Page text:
PHOTO BY: Navy photo by Petty Officer 2nd Class Joshua Fulton
180602-N-OU129-267 SINGAPORE (June 1, 2018) Secretary of Defense Jim Mattis delivers remarks during the first plenary session of the Shangri-La Dialogue 2018 June 2. The Shangri-La Dialogue, held annually by the independent think tank, the International Institute for Strategic Studies (IISS), is an inter-governmental security forum which is attended by defense ministers and delegates from more than 50 nations. (U.S. Navy photo by Mass Communication Specialist 2nd Class Joshua Fulton/Released)

US Defense Secretary James N. Mattis delivers remarks during the opening session of the Shangri-La Dialogue in Singapore, June 2, 2018



Washington, DC – President Donald Trump on Saturday reacted to remarks of the US Secretary of Defense James N. Mattis in Singapore, where Mattis criticized the military policy of China. Citing Mattis’ comments in a tweet, Trump said, “Very surprised that China would be doing this?.”

Addressing the 2018 International Institute for Strategic Studies Shangri-La Dialogue, Secretary Mattis said the Indo-Pacific strategy stands in firm support of America’s recently released National Defense strategy. Yet China’s policy in the South China Sea stands in stark contrast to the openness of the US strategy, Mattis said, adding that it calls into question China’s broader goals.

“Despite China’s claims to the contrary, the placement of these weapons systems is tied directly to military use for the purposes of intimidation and coercion. China’s militarization of the Spratlys is also in direct contradiction to President Xi’s 2015 public assurances in the White House Rose Garden that they would not do this,” said Mattis. 

Recalling the change of stand to invite China to joint exercises, Mattis said, “For these reasons, and as initial response to China’s continued militarization of the South China Sea, last week we disinvited the People’s Liberation Army Navy from the 2018 Rim of the Pacific Exercise, as China’s behavior is inconsistent with the principals and the purposes of the RIMPAC exercise, the world’s largest Naval exercise, and exercise in which transparency and cooperation are hallmarks.”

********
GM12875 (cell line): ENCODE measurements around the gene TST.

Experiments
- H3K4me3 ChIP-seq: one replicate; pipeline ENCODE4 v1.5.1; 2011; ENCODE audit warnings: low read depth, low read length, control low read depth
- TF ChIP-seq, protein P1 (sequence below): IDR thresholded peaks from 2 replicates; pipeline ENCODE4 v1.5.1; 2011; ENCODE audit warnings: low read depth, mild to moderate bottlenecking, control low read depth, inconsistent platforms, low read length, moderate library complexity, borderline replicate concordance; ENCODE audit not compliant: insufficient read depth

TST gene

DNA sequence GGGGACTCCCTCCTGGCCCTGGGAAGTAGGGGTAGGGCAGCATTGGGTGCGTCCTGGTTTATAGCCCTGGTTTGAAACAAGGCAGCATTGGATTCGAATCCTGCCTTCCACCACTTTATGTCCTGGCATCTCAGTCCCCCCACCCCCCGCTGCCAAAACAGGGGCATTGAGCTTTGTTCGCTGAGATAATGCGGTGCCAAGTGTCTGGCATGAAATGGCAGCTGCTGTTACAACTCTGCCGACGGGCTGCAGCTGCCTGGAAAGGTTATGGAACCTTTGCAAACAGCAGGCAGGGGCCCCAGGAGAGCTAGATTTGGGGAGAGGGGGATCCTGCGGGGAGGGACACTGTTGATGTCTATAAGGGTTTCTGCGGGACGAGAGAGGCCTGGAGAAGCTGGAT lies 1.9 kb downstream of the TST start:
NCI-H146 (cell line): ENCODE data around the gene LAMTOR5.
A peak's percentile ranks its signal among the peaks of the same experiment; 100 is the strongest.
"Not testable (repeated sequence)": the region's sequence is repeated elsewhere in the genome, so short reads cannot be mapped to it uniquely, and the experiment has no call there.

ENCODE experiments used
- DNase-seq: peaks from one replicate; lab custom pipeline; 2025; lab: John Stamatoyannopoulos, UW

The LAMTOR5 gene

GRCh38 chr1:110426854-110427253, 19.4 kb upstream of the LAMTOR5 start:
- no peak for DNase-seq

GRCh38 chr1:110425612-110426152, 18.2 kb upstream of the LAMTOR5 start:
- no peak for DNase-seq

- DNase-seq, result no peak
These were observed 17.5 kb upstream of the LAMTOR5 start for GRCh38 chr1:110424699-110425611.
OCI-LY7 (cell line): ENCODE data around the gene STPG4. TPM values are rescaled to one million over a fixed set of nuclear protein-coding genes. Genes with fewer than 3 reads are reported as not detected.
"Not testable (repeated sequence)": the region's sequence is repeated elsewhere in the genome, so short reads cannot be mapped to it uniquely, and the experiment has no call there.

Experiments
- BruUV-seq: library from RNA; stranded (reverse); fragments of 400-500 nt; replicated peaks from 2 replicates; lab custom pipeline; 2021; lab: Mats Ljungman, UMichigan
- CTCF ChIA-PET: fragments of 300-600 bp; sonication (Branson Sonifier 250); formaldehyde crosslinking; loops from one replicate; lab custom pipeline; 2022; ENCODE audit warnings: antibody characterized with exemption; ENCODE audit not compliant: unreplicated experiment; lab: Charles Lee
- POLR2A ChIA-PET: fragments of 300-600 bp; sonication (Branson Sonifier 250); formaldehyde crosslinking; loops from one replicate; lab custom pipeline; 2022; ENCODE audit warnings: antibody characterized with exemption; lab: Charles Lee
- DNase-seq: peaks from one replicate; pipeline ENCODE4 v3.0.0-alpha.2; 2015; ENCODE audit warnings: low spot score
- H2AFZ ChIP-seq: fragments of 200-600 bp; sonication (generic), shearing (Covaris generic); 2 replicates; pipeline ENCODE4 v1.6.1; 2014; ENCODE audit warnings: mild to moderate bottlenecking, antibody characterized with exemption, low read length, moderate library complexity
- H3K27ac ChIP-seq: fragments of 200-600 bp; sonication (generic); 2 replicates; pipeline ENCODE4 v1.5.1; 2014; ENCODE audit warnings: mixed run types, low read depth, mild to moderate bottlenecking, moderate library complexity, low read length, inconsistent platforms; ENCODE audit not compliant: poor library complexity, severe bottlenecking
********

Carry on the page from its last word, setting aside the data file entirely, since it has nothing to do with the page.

Outlining a broader perspective of the US policies, Secretary Mattis stressed that the US was seeking to build an Indo-Pacific region where sovereignty and territorial integrity would be safeguarded and the promise of freedom fulfilled and prosperity would prevail for all. “(The strategies) take a clear-eyed view of the strategic environment, and they recognize that competition among nations not only persists in the 21st century, in some regard it is intensifying,” Mattis said. And both strategies affirm that the Indo-Pacific region is critical for America’s continued stability, security and prosperity, he added.

“In (America’s Indo-Pacific strategy), we see deepening alliances and partnerships as a priority. [The Association of Southeast Asian Nations’] centrality remains vital and cooperation with China is welcome wherever possible,” the secretary said.

“So, make no mistake — America is in the Indo-Pacific to stay,” he noted. “This is our priority theater; our interests and the regions are inexplicably intertwined,”Mattis said. “Our Indo-Pacific strategy makes significant security, economic and development investments.” The US strategy recognizes no one nation can or should dominate the Indo-Pacific, he said. “For those who want peace and self-determination, we all have shared responsibility to work together to build our shared future.”

Elements of Strategy Outlined

The secretary highlighted several themes of the strategy:

— Expanding attention on the maritime space: “The maritime commons is a global good, and the sea lanes of communication are the arteries of economic vitality for all,” he said. “Our vision is to preserve that vitality by helping our partners to build up naval and law enforcement capabilities and capacities to improve monitoring and protection of maritime borders and interests,” he added.

— Interoperability: The United States recognizes a network of allies and partners is a force multiplier for peace, the secretary said. “Through our security cooperation, we are building closer relationships between our militaries and our economies, all of which contribute to enduring trust,” he added.

— Strengthening the rule of law, civil society and transparent governance: “This is the sunlight that exposes the malign influence that threatens sustainable economic development,” Mattis said.

— Private sector-led development: The United States recognizes the region’s need for greater investment, including infrastructure, he noted, adding, “We are reinvigorating our development and finance institutions to enable us to be better, more responsive partners.

“US agencies will work more closely with regional economic partners to provide end-to-end solutions that not only build tangible products, but also transfer experience and American know-how so growth is high value and high quality, not empty promises and surrender of economic sovereignty,” he said.

US Stands Ready

The United States stands ready to cooperate with all nations to achieve this vision, Mattis said. As a Pacific nation, the United States remains committed to building a shared destiny with the Indo-Pacific region, he said, adding the nation offers strategic partnerships and not strategic dependence.

“Alongside our allies and partners, America remains committed to maintaining the region’s security, its stability and its economic prosperity — a view that transcends America’s political transitions, and will continue to enjoy Washington’s strong bipartisan support,” Mattis said.

Terri Moon Cronk of DoD News contributed to this report.

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